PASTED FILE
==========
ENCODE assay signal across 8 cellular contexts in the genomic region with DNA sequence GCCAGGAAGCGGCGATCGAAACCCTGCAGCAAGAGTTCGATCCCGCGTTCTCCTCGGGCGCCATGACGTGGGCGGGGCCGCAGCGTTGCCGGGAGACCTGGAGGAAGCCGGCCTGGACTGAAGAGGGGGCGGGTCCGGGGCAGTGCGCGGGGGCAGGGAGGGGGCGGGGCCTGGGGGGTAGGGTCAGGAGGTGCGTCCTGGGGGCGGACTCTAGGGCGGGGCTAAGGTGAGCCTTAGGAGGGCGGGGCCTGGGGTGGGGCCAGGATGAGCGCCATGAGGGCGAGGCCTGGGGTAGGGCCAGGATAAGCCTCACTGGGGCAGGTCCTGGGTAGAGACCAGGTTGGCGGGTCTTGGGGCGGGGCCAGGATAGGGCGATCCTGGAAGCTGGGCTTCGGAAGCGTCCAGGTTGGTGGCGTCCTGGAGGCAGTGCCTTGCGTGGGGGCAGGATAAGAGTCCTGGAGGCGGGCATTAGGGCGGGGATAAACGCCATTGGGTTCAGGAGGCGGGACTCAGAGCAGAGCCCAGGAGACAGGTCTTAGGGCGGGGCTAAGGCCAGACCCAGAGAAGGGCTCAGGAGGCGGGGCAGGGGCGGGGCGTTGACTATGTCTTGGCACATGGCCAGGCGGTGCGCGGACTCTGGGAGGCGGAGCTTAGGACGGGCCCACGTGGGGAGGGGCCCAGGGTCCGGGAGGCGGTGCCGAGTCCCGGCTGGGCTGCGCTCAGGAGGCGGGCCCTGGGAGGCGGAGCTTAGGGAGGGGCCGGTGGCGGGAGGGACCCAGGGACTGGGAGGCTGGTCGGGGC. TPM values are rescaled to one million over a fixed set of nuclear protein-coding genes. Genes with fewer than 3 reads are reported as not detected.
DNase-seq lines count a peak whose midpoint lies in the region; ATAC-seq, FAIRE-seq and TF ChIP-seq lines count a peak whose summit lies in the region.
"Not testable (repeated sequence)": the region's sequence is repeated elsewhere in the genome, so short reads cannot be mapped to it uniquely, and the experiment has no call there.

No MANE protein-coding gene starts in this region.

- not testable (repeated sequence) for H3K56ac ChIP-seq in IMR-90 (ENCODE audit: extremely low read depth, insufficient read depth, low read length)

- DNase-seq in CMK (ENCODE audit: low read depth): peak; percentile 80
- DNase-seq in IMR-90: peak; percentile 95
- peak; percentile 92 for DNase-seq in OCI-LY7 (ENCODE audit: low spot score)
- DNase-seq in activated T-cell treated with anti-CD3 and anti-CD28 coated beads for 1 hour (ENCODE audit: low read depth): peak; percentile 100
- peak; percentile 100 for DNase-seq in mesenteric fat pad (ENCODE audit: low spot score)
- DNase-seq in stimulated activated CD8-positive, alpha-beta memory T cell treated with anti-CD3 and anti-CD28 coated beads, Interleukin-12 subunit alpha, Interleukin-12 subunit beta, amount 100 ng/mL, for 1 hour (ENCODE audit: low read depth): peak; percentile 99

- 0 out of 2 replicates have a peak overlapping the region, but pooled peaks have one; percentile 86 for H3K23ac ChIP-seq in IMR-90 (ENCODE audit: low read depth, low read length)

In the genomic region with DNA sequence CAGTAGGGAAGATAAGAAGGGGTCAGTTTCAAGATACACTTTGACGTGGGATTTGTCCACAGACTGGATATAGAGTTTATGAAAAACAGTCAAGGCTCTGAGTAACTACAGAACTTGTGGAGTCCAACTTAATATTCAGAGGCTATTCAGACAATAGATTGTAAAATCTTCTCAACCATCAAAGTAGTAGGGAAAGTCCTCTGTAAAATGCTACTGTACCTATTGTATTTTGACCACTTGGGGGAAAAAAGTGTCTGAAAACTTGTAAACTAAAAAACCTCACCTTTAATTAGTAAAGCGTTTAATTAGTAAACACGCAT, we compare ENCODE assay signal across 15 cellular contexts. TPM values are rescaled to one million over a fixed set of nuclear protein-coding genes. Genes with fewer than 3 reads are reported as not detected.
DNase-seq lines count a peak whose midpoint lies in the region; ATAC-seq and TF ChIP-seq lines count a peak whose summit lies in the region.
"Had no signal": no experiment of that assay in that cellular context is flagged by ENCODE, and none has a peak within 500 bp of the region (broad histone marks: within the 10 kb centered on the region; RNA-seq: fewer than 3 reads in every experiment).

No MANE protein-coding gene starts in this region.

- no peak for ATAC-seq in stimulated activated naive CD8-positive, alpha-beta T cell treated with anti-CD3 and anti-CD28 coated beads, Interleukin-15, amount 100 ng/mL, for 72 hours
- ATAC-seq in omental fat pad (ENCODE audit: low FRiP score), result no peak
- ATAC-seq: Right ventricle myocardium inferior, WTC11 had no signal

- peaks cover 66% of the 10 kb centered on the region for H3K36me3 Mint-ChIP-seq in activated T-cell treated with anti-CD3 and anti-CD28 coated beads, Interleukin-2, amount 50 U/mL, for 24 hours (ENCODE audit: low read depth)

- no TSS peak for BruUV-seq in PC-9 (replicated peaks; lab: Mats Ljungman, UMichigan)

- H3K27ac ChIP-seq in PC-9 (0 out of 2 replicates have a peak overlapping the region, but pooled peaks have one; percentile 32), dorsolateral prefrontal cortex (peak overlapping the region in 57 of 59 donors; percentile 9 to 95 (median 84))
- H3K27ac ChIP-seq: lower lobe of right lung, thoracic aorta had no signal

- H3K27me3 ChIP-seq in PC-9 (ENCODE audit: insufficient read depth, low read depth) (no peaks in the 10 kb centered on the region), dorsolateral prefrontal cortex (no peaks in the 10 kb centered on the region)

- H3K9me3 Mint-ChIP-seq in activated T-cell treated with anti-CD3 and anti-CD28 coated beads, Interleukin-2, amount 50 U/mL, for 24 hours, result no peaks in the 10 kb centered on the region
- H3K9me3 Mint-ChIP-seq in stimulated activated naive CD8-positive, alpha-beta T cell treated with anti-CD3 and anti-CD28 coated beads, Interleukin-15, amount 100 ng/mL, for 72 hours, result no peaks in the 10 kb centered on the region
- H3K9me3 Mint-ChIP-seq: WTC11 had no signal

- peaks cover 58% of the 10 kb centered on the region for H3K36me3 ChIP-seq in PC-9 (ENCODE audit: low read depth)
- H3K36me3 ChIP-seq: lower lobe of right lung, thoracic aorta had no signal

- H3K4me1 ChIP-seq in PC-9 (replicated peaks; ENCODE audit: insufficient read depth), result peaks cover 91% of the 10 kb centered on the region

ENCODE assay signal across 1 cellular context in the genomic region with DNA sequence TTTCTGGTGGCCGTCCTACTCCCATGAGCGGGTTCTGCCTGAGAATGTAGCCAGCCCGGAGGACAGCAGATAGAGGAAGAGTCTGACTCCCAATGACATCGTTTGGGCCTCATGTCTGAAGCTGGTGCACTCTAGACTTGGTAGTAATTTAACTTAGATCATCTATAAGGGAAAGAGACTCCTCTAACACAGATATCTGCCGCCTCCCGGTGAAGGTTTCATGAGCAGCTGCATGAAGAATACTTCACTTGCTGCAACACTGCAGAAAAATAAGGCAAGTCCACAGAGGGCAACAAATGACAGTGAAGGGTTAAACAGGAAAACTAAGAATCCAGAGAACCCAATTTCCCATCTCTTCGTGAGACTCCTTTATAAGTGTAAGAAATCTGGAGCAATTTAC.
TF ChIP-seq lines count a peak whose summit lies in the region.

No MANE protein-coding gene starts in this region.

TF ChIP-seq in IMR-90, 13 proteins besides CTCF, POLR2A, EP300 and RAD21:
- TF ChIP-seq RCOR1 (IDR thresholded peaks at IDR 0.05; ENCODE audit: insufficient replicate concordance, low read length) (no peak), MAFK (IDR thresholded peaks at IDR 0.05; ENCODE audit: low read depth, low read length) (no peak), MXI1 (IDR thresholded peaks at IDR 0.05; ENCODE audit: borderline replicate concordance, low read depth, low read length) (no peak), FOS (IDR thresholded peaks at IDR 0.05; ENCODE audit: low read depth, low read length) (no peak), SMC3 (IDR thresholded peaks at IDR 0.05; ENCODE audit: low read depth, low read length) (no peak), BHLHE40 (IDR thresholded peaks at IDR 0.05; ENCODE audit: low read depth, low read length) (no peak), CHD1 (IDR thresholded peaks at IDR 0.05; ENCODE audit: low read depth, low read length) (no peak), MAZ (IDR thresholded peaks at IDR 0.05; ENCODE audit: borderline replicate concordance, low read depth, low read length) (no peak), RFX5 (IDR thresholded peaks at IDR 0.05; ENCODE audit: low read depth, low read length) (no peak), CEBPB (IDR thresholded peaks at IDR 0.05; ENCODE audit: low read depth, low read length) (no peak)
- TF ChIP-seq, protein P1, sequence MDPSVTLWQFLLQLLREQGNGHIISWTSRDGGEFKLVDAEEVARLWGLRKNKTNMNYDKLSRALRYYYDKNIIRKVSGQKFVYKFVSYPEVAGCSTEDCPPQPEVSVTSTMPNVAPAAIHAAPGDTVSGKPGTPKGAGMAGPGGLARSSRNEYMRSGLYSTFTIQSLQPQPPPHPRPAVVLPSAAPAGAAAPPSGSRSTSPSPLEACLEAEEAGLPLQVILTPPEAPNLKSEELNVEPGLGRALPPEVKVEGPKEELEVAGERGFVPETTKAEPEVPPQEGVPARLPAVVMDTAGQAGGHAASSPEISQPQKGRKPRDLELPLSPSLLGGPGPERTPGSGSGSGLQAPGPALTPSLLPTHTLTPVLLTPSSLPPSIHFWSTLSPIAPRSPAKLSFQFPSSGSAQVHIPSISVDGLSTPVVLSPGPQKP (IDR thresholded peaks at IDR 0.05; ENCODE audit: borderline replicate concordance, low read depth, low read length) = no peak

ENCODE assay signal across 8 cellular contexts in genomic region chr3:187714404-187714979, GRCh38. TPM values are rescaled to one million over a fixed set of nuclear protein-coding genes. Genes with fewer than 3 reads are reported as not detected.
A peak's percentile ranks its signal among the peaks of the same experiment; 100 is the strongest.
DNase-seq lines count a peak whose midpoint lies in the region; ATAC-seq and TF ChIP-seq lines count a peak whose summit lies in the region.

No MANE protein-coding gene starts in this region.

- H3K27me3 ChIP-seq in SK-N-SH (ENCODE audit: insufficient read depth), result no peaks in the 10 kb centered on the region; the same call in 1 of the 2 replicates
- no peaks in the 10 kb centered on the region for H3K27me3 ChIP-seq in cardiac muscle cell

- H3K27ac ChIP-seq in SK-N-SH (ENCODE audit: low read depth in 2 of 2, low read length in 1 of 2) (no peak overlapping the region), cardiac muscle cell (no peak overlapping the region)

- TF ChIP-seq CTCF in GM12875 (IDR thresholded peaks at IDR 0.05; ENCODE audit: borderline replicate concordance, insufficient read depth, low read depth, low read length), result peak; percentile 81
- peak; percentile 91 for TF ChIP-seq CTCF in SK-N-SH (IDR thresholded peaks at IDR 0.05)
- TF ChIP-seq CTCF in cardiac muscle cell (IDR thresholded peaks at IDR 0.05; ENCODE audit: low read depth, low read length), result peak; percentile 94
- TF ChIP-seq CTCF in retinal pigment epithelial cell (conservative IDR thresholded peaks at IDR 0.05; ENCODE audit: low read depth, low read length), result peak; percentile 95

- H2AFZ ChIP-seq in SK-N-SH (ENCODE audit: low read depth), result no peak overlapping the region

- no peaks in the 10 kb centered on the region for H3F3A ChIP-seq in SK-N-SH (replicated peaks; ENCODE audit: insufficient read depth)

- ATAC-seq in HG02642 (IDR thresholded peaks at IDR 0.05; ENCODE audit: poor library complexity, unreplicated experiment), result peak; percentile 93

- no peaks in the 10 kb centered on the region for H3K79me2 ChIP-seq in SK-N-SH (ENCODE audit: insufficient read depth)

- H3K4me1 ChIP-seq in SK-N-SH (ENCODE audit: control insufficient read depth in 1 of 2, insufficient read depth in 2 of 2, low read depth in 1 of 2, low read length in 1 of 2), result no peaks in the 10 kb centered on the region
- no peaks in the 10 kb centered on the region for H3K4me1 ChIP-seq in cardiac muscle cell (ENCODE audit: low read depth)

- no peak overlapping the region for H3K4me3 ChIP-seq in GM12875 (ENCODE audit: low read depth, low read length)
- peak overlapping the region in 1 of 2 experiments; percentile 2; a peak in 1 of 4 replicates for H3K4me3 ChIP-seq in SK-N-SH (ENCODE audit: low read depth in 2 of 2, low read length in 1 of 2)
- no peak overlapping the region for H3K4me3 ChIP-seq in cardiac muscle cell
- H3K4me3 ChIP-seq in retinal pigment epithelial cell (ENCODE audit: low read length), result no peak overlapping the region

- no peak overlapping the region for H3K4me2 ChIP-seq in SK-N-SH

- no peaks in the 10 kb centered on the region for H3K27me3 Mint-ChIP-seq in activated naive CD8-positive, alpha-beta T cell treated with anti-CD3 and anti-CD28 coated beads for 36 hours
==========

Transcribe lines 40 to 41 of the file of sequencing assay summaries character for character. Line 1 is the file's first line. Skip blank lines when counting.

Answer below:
No MANE protein-coding gene starts in this region.

- H3K27me3 ChIP-seq in SK-N-SH (ENCODE audit: insufficient read depth), result no peaks in the 10 kb centered on the region; the same call in 1 of the 2 replicates